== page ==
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Enlightening the malaria parasite life cycle: bioluminescent Plasmodium in fundamental and applied research

By Giulia eSiciliano and Pietro eAlano


The unicellular protozoan parasites of the genus Plasmodium impose on human health worldwide the enormous burden of malaria. The possibility to genetically modify several species of malaria parasites represented a major advance in the possibility to elucidate their biology and is now turning laboratory lines of transgenic Plasmodium into precious weapons to fight malaria. Amongst the various genetically modified plasmodia, transgenic parasite lines expressing bioluminescent reporters have been essential to unveil mechanisms of parasite gene expression and to develop in vivo imaging approaches in mouse malaria models. Mainly the human malaria parasite Plasmodium falciparum and the rodent parasite Plasmodium berghei have been engineered to express bioluminescent reporters in almost all the developmental stages of the parasite along its complex life cycle between the insect and the vertebrate hosts. Plasmodium lines expressing conventional and improved luciferase reporters are now gaining a central role to develop cell based assays in the much needed search of new antimalarial drugs and to open innovative approaches for both fundamental and applied research in malaria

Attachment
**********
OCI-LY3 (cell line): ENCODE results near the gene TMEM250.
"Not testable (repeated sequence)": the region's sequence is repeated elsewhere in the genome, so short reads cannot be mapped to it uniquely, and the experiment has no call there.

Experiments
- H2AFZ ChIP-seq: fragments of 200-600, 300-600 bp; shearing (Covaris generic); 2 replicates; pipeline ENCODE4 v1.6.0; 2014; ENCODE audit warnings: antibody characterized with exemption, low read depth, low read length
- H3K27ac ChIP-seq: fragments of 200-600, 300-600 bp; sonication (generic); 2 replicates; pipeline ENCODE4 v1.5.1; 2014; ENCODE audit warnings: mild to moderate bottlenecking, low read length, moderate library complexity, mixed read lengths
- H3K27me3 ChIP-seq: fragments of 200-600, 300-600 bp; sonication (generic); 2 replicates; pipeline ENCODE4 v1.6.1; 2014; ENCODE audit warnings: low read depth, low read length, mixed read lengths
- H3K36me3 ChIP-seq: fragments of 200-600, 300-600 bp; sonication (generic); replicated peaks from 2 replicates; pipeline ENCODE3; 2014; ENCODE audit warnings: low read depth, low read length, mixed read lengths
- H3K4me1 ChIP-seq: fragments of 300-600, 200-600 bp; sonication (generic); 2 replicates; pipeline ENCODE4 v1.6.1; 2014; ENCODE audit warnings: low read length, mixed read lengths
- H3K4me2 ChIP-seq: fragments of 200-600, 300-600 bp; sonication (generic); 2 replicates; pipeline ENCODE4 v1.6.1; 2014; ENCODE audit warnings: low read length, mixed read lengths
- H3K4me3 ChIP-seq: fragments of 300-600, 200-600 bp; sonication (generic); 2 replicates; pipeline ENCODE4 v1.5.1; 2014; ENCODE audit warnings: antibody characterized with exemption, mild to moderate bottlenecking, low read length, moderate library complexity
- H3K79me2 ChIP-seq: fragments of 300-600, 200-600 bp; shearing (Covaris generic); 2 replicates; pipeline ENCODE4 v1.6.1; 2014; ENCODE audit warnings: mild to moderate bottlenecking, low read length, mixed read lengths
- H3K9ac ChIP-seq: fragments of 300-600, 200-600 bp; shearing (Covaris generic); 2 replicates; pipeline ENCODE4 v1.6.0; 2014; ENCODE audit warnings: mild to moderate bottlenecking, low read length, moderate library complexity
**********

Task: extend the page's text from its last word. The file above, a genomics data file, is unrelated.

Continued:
Topics: Malaria, Plasmodium, bioluminescence, Reporter Genes, in-vivo imaging, Cell-based screening assays, Microbiology, QR1-502
Publisher: Frontiers Media S.A.
Year: 2015
DOI identifier: 10.3389/fmicb.2015.00391
OAI identifier: oai:doaj.org/article:65fdf3dccf3249f7b9b5fc1606f944f3
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